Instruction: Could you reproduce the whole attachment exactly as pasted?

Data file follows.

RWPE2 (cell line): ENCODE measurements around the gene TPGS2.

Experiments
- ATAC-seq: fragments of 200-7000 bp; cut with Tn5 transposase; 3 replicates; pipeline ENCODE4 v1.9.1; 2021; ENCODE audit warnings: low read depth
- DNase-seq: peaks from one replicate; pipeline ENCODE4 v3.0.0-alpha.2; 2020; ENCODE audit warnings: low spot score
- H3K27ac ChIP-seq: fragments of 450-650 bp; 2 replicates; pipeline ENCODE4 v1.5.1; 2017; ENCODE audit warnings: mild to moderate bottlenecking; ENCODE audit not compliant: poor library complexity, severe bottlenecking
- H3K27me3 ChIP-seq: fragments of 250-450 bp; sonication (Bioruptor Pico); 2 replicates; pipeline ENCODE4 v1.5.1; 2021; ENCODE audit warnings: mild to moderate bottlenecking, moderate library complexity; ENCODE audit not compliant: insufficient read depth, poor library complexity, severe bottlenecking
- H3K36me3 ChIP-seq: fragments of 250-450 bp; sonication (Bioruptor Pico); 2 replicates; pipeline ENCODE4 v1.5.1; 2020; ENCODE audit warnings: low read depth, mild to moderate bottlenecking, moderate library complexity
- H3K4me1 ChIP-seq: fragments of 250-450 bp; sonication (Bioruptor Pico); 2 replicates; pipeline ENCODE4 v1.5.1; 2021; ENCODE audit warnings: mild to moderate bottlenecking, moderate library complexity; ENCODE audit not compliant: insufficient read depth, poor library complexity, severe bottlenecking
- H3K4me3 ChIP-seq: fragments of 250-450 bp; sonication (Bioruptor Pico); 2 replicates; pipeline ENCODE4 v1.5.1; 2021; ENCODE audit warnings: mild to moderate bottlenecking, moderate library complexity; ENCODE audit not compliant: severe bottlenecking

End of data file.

RWPE2 (cell line): ENCODE measurements around the gene TPGS2.

Experiments
- ATAC-seq: fragments of 200-7000 bp; cut with Tn5 transposase; 3 replicates; pipeline ENCODE4 v1.9.1; 2021; ENCODE audit warnings: low read depth
- DNase-seq: peaks from one replicate; pipeline ENCODE4 v3.0.0-alpha.2; 2020; ENCODE audit warnings: low spot score
- H3K27ac ChIP-seq: fragments of 450-650 bp; 2 replicates; pipeline ENCODE4 v1.5.1; 2017; ENCODE audit warnings: mild to moderate bottlenecking; ENCODE audit not compliant: poor library complexity, severe bottlenecking
- H3K27me3 ChIP-seq: fragments of 250-450 bp; sonication (Bioruptor Pico); 2 replicates; pipeline ENCODE4 v1.5.1; 2021; ENCODE audit warnings: mild to moderate bottlenecking, moderate library complexity; ENCODE audit not compliant: insufficient read depth, poor library complexity, severe bottlenecking
- H3K36me3 ChIP-seq: fragments of 250-450 bp; sonication (Bioruptor Pico); 2 replicates; pipeline ENCODE4 v1.5.1; 2020; ENCODE audit warnings: low read depth, mild to moderate bottlenecking, moderate library complexity
- H3K4me1 ChIP-seq: fragments of 250-450 bp; sonication (Bioruptor Pico); 2 replicates; pipeline ENCODE4 v1.5.1; 2021; ENCODE audit warnings: mild to moderate bottlenecking, moderate library complexity; ENCODE audit not compliant: insufficient read depth, poor library complexity, severe bottlenecking
- H3K4me3 ChIP-seq: fragments of 250-450 bp; sonication (Bioruptor Pico); 2 replicates; pipeline ENCODE4 v1.5.1; 2021; ENCODE audit warnings: mild to moderate bottlenecking, moderate library complexity; ENCODE audit not compliant: severe bottlenecking